Will was feeling peckish and I have to say that the thought of a bacon sandwich was appealing and we therefore pulled in to the new service station just near Wycombe to satisfy this need. We saw a small group of Villa fans in the restaurant, and Will, never one to miss an opportunity, decided to bate them. Mocking the afflicted is something that has gone on through the ages. After all, visits to the asylum to laugh at the inmates was a common form of weekend entertainment for the aristocracy in the 18th and 19th centuries and so I suppose one could look upon our banter towards our brethren from B6 as similar to that! Will started off the exchange by suggesting that he hoped that their seats in the stand weren’t too far back since the ball would be spending an awful long time in the stratosphere. He also pointed out that he couldn’t help noticing that all of Villa’s creative midfielders have now been flogged off that this was no matter since they didn’t need them as they either had to pass the ball back and forth square across the pitch before hoofing it towards their lone striker or down the channels or they could be missed out altogether by simply passing the ball back to the goalkeeper who could simply do the hoofing from there. 😀 I joined in by suggesting that the Villa physio would have his work cut out massaging Shay Given’s groin and Darren Bent’s neck as the result of repetitive strain injury! 😀 Exciting times ahead indeed! 😀 😀 The vacant looks on the faces of those clad in claret and blue told you everything you needed to know about dealing with the feeble-minded! I said to Will that these were not the droids we were looking for and that they could go on their way; move along.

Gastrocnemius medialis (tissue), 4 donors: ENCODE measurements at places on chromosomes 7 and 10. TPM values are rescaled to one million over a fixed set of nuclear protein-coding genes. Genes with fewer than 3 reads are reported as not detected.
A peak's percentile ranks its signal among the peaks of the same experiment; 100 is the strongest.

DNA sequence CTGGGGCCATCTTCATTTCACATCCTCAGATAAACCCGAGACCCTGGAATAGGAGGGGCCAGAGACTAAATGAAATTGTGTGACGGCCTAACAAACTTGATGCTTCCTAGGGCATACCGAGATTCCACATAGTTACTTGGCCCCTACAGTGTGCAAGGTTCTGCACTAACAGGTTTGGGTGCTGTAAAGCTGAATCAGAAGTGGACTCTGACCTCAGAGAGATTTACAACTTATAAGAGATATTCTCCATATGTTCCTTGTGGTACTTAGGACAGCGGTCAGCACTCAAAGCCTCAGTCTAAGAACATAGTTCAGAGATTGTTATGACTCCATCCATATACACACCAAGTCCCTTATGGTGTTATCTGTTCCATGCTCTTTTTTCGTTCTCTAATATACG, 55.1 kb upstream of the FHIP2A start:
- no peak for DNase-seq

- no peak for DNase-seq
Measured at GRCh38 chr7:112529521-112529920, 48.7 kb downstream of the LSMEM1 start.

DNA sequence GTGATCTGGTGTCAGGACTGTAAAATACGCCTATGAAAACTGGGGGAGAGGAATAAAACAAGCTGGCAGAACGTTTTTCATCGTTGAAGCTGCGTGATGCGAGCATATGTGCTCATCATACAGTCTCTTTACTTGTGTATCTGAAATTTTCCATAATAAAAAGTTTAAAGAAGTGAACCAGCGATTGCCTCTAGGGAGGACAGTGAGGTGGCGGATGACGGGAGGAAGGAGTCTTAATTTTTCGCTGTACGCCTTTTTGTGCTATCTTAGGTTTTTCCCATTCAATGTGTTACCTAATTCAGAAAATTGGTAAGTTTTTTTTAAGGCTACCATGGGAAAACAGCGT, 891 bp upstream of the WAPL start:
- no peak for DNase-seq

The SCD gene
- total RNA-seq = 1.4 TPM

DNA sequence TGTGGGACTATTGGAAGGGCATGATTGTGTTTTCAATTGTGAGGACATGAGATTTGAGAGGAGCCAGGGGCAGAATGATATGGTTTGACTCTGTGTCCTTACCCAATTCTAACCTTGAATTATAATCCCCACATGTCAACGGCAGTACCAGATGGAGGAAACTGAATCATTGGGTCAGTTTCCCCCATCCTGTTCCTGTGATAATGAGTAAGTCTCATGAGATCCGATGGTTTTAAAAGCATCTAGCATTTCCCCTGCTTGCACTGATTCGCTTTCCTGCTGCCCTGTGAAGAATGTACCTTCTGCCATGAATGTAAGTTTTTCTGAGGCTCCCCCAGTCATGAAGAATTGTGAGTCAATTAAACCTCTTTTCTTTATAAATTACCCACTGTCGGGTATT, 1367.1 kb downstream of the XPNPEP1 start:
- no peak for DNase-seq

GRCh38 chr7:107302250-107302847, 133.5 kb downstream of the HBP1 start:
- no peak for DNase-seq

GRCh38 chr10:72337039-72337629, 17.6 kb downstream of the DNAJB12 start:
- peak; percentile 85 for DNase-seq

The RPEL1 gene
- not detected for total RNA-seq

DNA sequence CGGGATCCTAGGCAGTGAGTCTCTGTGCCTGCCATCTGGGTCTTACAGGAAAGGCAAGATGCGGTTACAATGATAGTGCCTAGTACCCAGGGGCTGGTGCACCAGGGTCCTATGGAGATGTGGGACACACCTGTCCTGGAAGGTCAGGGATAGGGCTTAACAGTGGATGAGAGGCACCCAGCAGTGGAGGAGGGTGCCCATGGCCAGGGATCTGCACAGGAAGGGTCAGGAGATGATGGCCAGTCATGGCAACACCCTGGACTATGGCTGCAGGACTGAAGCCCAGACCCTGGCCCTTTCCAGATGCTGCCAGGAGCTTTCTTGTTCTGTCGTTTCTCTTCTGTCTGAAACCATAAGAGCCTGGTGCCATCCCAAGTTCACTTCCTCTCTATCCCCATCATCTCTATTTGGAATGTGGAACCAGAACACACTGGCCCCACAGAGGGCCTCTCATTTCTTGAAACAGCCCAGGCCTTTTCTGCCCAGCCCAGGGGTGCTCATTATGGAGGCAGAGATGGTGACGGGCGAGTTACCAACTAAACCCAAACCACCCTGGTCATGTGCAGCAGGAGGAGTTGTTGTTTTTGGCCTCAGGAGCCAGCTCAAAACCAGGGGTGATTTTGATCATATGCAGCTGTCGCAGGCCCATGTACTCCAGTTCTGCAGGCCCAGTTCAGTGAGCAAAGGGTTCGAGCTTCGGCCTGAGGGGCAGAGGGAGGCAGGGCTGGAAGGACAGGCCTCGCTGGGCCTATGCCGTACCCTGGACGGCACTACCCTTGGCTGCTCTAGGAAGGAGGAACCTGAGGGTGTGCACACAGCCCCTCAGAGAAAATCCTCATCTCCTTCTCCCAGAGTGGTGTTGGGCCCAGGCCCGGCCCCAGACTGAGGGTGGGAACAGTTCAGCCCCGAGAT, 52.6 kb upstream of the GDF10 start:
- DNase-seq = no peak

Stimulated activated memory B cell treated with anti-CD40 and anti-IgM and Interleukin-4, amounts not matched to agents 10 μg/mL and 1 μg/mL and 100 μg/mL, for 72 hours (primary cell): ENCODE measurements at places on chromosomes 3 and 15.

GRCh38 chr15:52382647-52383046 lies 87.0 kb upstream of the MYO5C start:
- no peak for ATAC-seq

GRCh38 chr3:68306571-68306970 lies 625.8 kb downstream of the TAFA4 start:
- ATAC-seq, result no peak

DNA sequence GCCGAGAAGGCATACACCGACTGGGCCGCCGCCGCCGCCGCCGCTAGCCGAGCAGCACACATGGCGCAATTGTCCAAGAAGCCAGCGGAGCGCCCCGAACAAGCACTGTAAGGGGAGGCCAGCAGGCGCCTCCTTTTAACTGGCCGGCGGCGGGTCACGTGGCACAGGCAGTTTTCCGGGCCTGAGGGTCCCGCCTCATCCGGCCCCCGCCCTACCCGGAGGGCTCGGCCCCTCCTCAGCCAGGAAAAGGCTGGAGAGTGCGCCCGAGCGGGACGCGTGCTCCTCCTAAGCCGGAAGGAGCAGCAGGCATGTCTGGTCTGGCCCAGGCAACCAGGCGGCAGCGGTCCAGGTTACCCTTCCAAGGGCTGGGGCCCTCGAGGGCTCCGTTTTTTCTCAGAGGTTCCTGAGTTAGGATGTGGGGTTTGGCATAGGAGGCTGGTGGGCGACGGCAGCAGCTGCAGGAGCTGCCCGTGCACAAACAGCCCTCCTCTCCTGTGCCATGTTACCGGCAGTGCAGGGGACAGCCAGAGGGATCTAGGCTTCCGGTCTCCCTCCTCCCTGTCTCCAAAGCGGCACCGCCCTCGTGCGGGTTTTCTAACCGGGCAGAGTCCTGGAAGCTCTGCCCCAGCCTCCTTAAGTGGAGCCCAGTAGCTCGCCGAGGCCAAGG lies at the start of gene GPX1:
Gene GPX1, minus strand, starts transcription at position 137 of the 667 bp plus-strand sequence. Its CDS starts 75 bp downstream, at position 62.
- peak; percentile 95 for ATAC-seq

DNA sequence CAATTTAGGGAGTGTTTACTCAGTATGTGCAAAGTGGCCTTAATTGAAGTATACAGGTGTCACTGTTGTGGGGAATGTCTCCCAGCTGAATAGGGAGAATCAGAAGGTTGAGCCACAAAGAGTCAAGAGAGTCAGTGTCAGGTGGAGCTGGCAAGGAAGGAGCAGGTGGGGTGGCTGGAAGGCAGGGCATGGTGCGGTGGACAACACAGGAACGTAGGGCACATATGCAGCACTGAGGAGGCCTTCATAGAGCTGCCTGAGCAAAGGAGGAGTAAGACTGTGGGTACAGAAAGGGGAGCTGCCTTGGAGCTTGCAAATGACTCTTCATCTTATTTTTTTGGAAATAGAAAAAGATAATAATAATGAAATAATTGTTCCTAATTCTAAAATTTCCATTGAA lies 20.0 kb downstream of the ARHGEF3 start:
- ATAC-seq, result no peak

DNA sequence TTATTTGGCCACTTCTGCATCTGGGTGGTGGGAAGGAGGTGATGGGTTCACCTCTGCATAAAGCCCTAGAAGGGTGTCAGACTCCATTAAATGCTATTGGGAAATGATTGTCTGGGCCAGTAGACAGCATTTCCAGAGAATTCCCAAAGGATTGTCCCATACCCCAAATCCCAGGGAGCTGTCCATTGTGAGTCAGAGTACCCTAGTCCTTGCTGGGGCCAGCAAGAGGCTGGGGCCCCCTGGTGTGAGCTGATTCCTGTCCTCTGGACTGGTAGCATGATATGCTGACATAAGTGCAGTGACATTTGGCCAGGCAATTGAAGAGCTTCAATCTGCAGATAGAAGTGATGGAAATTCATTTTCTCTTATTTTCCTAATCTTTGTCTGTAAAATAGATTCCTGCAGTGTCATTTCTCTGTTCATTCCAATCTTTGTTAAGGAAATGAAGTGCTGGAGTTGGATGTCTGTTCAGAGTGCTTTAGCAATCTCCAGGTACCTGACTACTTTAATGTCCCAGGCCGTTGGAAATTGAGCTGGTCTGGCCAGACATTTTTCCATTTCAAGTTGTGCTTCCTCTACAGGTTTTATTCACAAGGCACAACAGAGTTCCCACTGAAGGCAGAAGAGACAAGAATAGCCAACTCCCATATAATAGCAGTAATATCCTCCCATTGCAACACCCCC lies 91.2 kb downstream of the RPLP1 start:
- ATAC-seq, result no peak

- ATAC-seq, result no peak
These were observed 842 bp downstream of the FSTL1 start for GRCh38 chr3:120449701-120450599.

Fortified by some pig between two slices of bread and coffee, we completed our journey to The Oak in Baginton to pick up Will’s brother Chris and Little Jack, Chris’ grandson. We had arrived early with the intention of getting to St Andrews in time not only for a pre-match pint at the George but also to pick up some tickets for the European tie on Thursday week. Chris’s daughter Emma informed us that her Dad was in the bath and she would go upstairs and wake him up. The best laid plans of mice and men were clearly not going to happen and so we had a pint instead. We got to St Andrews at about 2:30 and met up with Will’s Uncle Frank to collect Will’s ticket for the match. It was good to reacquaint myself with the buzz, excitement, colour and smells of football that go to make up the atmosphere. We had enough time for a pie and a pint before the teams came out and lined up the kick-off.